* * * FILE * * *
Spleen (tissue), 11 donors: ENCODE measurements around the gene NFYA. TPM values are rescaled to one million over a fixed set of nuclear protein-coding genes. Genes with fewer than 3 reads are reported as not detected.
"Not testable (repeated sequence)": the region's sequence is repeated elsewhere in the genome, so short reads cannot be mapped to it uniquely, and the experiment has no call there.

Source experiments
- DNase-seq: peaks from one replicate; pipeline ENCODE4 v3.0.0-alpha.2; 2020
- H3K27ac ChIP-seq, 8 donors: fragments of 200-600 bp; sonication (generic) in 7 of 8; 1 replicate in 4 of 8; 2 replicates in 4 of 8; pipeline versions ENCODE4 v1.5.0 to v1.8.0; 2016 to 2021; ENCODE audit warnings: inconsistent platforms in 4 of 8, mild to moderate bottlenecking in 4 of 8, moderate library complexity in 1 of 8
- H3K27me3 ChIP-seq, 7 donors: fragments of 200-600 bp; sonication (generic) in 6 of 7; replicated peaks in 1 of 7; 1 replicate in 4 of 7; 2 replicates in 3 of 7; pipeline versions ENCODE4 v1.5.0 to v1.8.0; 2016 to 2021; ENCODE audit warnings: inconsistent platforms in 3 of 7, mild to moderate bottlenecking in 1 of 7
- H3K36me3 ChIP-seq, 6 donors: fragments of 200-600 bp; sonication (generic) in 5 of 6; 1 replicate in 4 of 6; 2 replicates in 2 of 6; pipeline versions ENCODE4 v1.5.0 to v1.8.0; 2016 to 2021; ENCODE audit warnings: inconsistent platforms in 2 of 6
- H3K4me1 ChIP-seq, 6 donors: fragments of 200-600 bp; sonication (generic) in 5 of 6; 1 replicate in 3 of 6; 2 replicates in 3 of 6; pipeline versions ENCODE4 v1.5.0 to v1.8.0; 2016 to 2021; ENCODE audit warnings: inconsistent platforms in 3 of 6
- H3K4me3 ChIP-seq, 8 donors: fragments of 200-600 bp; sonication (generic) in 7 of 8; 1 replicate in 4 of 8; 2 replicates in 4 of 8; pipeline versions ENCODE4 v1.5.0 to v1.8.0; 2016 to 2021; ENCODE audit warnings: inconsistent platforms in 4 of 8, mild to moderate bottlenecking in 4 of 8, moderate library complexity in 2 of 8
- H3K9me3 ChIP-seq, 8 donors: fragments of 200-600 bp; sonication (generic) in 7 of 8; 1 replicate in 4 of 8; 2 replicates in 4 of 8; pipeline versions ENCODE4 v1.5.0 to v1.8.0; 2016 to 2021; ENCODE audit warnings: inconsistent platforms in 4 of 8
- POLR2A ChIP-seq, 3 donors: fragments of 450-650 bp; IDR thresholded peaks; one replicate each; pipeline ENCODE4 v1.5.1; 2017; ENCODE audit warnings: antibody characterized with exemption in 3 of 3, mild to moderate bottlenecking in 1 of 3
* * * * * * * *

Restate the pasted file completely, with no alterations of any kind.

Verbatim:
Spleen (tissue), 11 donors: ENCODE measurements around the gene NFYA. TPM values are rescaled to one million over a fixed set of nuclear protein-coding genes. Genes with fewer than 3 reads are reported as not detected.
"Not testable (repeated sequence)": the region's sequence is repeated elsewhere in the genome, so short reads cannot be mapped to it uniquely, and the experiment has no call there.

Source experiments
- DNase-seq: peaks from one replicate; pipeline ENCODE4 v3.0.0-alpha.2; 2020
- H3K27ac ChIP-seq, 8 donors: fragments of 200-600 bp; sonication (generic) in 7 of 8; 1 replicate in 4 of 8; 2 replicates in 4 of 8; pipeline versions ENCODE4 v1.5.0 to v1.8.0; 2016 to 2021; ENCODE audit warnings: inconsistent platforms in 4 of 8, mild to moderate bottlenecking in 4 of 8, moderate library complexity in 1 of 8
- H3K27me3 ChIP-seq, 7 donors: fragments of 200-600 bp; sonication (generic) in 6 of 7; replicated peaks in 1 of 7; 1 replicate in 4 of 7; 2 replicates in 3 of 7; pipeline versions ENCODE4 v1.5.0 to v1.8.0; 2016 to 2021; ENCODE audit warnings: inconsistent platforms in 3 of 7, mild to moderate bottlenecking in 1 of 7
- H3K36me3 ChIP-seq, 6 donors: fragments of 200-600 bp; sonication (generic) in 5 of 6; 1 replicate in 4 of 6; 2 replicates in 2 of 6; pipeline versions ENCODE4 v1.5.0 to v1.8.0; 2016 to 2021; ENCODE audit warnings: inconsistent platforms in 2 of 6
- H3K4me1 ChIP-seq, 6 donors: fragments of 200-600 bp; sonication (generic) in 5 of 6; 1 replicate in 3 of 6; 2 replicates in 3 of 6; pipeline versions ENCODE4 v1.5.0 to v1.8.0; 2016 to 2021; ENCODE audit warnings: inconsistent platforms in 3 of 6
- H3K4me3 ChIP-seq, 8 donors: fragments of 200-600 bp; sonication (generic) in 7 of 8; 1 replicate in 4 of 8; 2 replicates in 4 of 8; pipeline versions ENCODE4 v1.5.0 to v1.8.0; 2016 to 2021; ENCODE audit warnings: inconsistent platforms in 4 of 8, mild to moderate bottlenecking in 4 of 8, moderate library complexity in 2 of 8
- H3K9me3 ChIP-seq, 8 donors: fragments of 200-600 bp; sonication (generic) in 7 of 8; 1 replicate in 4 of 8; 2 replicates in 4 of 8; pipeline versions ENCODE4 v1.5.0 to v1.8.0; 2016 to 2021; ENCODE audit warnings: inconsistent platforms in 4 of 8
- POLR2A ChIP-seq, 3 donors: fragments of 450-650 bp; IDR thresholded peaks; one replicate each; pipeline ENCODE4 v1.5.1; 2017; ENCODE audit warnings: antibody characterized with exemption in 3 of 3, mild to moderate bottlenecking in 1 of 3